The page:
World Urban Forum: Ideas for action

Vancouver, Canada – By the close of the 3rd World Urban Forum last Friday in Vancouver, over 11,000 delegates had attended the event. The ideas and perspectives they gained while in Vancouver could go a long way in changing the future of their own cities and towns, which is exactly what organizers of the Forum had hoped for.

Attendance at the event was 40 percent more than expected, and in terms of numbers and mishap-free operations, the Forum clearly was an event management success.

Measuring the long-term impact of the discussions that took place is more difficult, however, because the actions that will arise from the ideas delegates acquired at the conference may take years to unfold.

Delegates attended from all levels of civil society, including non-governmental organizations, slum advocates, academics, students, the private sector and various governmental bodies. They shared a wide range of ideas on urban sustainability issues, including rights for the urban poor, environmental issues in cities, and the role of the private sector in creating liveable communities.

As Commissioner General Charles Kelly remarked, the complex challenges facing the world’s cities demand a variety of solutions, something which the Forum attempted to address by bringing many stakeholders together in one place. “What this is, is a multitude of people sharing how to deal with these very difficult problems,” he said. “It isn’t one action; it’s thousands upon thousands of actions.”

As noted in the official report of the Third Session of the World Urban Forum the success of the event “lay not just in what was discussed but in what was learned.”

Key principles which came out of the conference include:

  • Embracing and preparing for urban growth is necessary, as the urban population in developing countries is expected to double within 30 years
  • Engaging the urban poor and involving all stakeholders is necessary when addressing poverty
  • Increased resources and financing are urgently required to provide slum upgrades and environmental infrastructure necessary for sustainable development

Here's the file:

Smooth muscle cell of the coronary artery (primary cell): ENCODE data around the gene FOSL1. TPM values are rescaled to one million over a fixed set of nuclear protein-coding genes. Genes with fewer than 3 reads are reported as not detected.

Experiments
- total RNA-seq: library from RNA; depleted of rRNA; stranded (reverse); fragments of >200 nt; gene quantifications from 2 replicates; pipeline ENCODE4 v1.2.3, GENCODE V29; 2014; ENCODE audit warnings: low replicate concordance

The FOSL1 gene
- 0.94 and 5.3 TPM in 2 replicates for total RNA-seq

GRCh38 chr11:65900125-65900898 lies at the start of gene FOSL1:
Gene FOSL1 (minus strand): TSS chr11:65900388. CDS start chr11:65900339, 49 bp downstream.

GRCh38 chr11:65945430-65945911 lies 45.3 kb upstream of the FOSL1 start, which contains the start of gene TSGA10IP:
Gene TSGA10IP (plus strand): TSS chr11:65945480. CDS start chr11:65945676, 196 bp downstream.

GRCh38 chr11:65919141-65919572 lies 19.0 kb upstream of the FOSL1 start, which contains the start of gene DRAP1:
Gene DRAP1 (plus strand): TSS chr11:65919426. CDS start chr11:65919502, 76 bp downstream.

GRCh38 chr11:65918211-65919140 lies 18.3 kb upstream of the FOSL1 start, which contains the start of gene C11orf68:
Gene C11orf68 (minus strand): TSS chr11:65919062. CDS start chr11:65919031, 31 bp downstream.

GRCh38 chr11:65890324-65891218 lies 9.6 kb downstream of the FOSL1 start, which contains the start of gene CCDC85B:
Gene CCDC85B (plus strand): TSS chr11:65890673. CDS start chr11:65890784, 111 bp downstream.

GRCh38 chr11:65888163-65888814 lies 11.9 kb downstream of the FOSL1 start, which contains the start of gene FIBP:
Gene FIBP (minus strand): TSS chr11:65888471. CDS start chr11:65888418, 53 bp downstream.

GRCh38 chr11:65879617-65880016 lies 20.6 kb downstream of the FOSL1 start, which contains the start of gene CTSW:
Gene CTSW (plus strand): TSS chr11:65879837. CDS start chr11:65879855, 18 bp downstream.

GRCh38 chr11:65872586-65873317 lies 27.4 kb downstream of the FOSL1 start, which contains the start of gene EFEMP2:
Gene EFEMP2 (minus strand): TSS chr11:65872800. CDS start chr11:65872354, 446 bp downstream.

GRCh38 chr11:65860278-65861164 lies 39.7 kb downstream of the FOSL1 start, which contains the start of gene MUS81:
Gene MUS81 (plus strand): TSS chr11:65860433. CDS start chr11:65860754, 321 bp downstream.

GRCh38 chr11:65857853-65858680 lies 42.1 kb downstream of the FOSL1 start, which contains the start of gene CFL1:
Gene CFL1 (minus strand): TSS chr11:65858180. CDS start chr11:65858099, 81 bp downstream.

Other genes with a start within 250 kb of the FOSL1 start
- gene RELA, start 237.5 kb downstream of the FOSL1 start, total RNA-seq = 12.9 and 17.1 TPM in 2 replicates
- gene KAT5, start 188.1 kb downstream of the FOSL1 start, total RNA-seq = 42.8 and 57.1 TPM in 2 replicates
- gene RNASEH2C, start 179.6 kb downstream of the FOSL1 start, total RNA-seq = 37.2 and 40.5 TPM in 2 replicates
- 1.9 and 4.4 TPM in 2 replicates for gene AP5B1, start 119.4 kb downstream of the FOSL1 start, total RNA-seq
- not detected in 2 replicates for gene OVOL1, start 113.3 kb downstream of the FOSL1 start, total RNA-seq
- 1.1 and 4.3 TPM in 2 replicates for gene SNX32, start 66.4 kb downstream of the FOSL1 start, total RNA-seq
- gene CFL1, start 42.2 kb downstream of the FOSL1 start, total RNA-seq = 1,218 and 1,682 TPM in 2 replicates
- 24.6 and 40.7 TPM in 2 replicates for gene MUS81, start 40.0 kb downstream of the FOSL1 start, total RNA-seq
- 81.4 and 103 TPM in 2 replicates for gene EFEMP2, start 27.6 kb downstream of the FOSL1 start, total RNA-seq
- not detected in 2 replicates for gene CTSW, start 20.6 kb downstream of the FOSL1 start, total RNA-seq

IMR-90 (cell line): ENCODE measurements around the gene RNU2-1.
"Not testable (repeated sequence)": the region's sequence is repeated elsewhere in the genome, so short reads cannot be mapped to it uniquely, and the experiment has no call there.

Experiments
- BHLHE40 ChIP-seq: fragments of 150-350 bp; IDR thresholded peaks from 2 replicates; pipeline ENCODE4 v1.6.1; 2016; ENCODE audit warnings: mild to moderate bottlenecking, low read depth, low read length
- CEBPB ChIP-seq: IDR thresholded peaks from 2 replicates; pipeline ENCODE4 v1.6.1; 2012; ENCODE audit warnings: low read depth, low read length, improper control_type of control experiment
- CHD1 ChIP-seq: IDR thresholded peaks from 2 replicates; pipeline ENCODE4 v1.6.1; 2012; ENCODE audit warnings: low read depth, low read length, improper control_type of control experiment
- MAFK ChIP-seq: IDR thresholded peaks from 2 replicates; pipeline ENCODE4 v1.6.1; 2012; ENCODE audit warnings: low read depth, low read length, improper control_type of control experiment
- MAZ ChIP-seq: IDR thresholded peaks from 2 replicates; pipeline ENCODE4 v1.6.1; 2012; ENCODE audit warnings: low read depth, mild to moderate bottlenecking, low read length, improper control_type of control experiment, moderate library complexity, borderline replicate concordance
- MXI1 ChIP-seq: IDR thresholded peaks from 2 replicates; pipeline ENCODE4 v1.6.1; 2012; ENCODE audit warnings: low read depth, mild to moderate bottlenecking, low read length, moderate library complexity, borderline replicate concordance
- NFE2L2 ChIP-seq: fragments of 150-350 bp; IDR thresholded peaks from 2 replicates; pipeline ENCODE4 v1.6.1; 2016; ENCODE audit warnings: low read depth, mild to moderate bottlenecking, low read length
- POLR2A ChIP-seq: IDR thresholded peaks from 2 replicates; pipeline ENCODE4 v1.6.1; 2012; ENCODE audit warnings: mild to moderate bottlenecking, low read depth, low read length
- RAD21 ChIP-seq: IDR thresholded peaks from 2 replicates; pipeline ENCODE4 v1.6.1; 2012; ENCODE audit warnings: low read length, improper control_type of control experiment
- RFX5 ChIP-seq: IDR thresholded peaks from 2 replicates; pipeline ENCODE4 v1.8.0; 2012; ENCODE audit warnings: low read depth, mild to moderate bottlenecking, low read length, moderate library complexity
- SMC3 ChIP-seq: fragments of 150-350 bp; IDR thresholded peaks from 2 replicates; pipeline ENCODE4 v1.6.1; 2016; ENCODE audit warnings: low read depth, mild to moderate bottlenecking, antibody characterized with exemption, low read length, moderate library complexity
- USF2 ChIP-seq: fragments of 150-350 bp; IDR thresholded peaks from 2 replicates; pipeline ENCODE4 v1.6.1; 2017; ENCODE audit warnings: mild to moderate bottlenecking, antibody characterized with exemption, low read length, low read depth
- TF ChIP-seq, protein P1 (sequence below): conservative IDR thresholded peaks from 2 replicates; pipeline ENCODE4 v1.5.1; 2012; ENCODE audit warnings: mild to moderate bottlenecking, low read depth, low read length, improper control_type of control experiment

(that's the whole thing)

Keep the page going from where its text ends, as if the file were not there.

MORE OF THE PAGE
Several Forum attendees agreed that the real challenge for delegates now lies ahead, as they return to their own cities and take action based on the ideas they acquired in Vancouver.

“For such a forum, there is no closure because this is just a part of the action we are taking,” Pierre Sane, assistant director-general of UNESCO, said during closing remarks. “We leave with a commitment now to do our utmost best in our respective capacity to turn the principles contained in the convention into reality and turn ideas into action.”

A host of experts, international officials and grassroots activists delivered various messages of hope and urgency throughout the conference.

“The sustainable city is a possible dream, said world-renowned urban theorist Professor John Friedmann from the University of British Columbia. “It means embracing the fact that cities are embedded in their environment on which their future depends. It means engaging local citizens in the common effort by giving them a stake in the society of which they are a part. It means reaching out to other cities, other regions and strengthening emerging networks. Above all, it means trusting in your own powers to shape the future that lies ahead,” he added.

The importance of developing environmental infrastructure for the world’s existing urban poor and also for urban immigrants that are seeking new communities was well supported.

“In a world where one billion people live in slums in overcrowded condition without access to basic services, what would be a concrete way to make significant improvements in their lives other than access to water and sanitation?” said Anna Tibaijuka, Under Secretary-General of the United Nations and Executive Director of UN-HABITAT.

The methods outlined for achieving the needed investment in such environmental services were as varied as the conference participants, since each situation may require some combination of municipal governance, private sector engagement, international organizations, citizen action and national involvement.

A common theme however, was the need for all stakeholders to embrace urbanization as a positive trend that is neither possible of preferable to slow or stop.

“We think it is time, rather, to focus on the positive impacts of urbanization, and to introduce policies to make cities more inclusive and more efficient,” said Katherine Sierra Vice President and Network Head of Infrastructure for The World Bank.

As Forum participants - from slum dwellers to city leaders, to the heads of international organizations - return to their home cities, they will take with them a multitude of ideas, learning experiences and inspiring new relationships. The challenge that lies before them to turn the lessons learned into positive action to improve the economic, environmental and social conditions in their cities.

As noted by many, the task is enormous; but unchecked urbanization is one of the most important issues facing humanity this century. The effectiveness with which we address urban growth will define the economic, social and environmental future for many regions of the world.

The World Urban Forum has provided a spark through its theme of “Sustainable Cities: From Ideas to Action”. That message is now being discussed in countless forums around the globe, and inevitably it will help change the shape of tomorrow’s cities - one building, one decision, one action, and one idea at a time.

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